How ready are U.S. hospitals for Ebola?
The debate over how ready U.S. hospitals are to handle Ebola patients has ratcheted up with the announcement that a nurse who treated an Ebola patient in a Dallas hospital has herself contracted the disease. She had cared for Thomas Eric Duncan, a Liberian who last week became the first person to die of Ebola in the U.S.
After tests confirmed the diagnosis Sunday, Dr. Thomas Frieden, director of the U.S. Centers for Disease Control and Prevention (CDC), suggested that a "protocol breach" had likely caused the still unidentified woman to become infected. But health care and infection control experts told Reuters that hospital staffs need to be better coached through the stages of treating an Ebola patient, making sure they have the right safety equipment and know how to use it properly.
"You don't scapegoat and blame when you have a disease outbreak," said Bonnie Castillo, a registered nurse and a disaster relief expert at National Nurses United, which serves as both a union and a professional association for U.S. nurses. "We have a system failure. That is what we have to correct."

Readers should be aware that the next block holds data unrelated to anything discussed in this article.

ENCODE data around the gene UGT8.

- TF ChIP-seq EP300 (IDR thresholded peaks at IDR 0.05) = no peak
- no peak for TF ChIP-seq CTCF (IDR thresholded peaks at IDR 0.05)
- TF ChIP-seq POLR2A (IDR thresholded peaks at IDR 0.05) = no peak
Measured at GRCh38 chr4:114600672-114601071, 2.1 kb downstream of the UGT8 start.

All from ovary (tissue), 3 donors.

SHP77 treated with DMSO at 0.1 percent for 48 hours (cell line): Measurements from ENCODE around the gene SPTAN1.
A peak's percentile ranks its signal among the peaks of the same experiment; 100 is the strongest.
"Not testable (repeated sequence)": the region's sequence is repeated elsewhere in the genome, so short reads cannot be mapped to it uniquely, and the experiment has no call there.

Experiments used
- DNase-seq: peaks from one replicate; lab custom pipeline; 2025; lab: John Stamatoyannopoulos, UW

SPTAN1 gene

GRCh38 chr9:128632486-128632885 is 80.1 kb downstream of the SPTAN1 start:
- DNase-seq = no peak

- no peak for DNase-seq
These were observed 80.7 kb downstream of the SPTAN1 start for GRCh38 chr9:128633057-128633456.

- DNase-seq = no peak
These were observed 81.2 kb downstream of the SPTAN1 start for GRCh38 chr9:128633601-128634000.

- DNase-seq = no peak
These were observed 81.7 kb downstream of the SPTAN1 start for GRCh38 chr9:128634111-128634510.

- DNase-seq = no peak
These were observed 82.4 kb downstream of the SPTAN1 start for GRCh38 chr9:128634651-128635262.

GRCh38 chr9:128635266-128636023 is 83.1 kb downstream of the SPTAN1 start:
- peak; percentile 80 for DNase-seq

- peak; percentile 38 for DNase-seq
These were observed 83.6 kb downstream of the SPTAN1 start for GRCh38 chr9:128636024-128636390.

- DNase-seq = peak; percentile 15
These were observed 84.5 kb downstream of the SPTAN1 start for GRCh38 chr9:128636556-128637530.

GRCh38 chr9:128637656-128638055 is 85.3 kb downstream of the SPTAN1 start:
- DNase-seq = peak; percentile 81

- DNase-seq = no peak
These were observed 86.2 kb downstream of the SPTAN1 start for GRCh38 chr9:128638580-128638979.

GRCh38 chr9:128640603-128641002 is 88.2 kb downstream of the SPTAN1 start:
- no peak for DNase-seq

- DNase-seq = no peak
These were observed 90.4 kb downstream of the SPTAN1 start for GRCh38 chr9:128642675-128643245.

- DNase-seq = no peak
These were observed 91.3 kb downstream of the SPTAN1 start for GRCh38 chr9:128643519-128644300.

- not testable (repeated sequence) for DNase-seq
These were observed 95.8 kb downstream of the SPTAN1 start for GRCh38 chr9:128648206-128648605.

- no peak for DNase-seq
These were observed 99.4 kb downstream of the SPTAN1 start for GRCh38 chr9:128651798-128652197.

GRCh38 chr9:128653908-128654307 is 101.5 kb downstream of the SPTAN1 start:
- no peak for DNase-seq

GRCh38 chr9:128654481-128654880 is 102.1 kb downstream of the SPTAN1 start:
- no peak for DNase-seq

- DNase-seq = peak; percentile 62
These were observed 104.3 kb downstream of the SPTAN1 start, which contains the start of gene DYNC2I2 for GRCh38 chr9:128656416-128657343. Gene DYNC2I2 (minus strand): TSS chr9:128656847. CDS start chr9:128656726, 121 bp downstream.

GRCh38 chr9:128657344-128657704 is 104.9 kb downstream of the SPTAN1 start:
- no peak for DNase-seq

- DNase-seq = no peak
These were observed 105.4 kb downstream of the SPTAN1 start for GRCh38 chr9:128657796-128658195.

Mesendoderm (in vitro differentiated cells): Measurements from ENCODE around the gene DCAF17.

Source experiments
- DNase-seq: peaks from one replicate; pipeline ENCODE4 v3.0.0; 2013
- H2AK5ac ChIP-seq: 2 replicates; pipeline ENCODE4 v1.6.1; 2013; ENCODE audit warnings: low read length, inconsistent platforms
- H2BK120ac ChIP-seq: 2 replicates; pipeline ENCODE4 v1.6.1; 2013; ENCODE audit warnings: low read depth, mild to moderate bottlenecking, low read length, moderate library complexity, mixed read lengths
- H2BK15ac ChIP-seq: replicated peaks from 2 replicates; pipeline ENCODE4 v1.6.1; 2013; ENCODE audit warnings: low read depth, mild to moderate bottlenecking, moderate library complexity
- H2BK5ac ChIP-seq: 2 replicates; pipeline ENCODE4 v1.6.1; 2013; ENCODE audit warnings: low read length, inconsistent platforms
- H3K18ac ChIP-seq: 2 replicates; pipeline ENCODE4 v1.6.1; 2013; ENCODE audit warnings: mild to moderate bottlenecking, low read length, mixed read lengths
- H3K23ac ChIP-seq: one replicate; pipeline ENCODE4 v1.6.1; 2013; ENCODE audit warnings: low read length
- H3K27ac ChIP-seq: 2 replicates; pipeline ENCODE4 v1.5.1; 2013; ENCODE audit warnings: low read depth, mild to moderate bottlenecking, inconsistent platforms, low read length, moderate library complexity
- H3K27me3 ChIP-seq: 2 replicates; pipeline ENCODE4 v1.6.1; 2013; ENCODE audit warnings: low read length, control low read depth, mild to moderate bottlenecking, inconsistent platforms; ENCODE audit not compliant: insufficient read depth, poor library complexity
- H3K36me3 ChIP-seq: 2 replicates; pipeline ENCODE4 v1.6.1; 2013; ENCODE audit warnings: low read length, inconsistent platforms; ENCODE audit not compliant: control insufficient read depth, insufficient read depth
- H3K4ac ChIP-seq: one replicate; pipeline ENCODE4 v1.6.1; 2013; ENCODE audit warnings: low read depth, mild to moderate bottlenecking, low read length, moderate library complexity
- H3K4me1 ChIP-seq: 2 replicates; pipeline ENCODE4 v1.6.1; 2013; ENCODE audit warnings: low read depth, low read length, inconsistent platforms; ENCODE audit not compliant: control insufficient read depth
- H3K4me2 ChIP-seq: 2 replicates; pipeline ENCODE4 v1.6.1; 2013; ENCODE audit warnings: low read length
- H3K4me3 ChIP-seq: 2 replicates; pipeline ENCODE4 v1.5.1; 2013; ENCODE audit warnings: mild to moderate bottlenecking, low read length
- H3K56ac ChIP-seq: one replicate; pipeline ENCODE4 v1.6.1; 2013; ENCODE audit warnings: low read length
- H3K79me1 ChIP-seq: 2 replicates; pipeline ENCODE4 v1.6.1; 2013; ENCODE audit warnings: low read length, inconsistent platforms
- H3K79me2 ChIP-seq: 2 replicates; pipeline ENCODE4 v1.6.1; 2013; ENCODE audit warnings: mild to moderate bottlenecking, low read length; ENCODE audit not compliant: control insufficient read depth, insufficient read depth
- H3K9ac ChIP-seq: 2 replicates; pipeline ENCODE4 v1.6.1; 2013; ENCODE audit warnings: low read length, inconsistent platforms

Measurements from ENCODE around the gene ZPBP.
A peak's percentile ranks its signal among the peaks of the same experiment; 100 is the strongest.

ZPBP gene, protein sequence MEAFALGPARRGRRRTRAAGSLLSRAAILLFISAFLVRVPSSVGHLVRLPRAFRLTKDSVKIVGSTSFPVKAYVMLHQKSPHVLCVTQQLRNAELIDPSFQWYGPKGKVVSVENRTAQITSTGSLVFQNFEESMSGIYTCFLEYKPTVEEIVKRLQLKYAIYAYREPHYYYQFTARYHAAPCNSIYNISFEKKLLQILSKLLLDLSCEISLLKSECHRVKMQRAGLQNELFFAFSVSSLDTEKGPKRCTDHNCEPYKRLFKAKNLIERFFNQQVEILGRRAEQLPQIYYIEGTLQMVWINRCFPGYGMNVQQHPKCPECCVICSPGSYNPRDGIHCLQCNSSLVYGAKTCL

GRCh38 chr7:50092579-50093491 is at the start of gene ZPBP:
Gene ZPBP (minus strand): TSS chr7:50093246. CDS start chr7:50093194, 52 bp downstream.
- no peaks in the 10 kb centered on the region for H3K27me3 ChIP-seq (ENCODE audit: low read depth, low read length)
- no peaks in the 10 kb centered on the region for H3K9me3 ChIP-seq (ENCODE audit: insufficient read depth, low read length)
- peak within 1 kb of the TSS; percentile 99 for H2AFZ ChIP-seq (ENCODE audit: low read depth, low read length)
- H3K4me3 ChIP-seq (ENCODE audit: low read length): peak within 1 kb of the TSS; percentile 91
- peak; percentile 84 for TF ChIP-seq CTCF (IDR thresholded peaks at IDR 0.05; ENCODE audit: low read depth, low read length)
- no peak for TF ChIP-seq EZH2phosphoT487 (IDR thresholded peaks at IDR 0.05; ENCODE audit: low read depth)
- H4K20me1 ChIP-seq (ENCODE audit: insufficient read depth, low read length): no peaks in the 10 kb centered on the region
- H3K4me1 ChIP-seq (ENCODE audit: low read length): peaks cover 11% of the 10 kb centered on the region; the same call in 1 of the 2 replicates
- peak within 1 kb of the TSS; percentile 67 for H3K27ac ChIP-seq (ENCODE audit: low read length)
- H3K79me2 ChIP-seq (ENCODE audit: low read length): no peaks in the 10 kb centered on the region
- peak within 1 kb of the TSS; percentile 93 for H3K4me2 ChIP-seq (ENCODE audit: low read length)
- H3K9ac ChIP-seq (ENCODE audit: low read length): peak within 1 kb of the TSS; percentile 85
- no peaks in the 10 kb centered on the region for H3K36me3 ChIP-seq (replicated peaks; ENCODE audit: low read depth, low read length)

The CDC has published detailed guidelines on how to handle various aspects of Ebola, from lab specimens and infectious waste to the proper use of protective equipment. But how that information gets passed on to hospital staffs and how extensively people are trained to implement it can vary from hospital to hospital.
CDC and Texas health officials said the infected nurse had worn the recommended personal protective gear for Ebola, which consists of gloves, a gown, a mask, and a shield to protect the eyes from possible splatters from the patient. But, according to experts, that gear offers the minimum level of protection for when an Ebola patient enters the late stages of the disease when his or her body produces an enormous amount of fluid. At that point, caregivers need to add more layers of protective gear, such as double gloves and a respirator or a full bodysuit.
The CDC is now considering whether to designate a limited number of U.S. hospitals as regional Ebola treatment centers.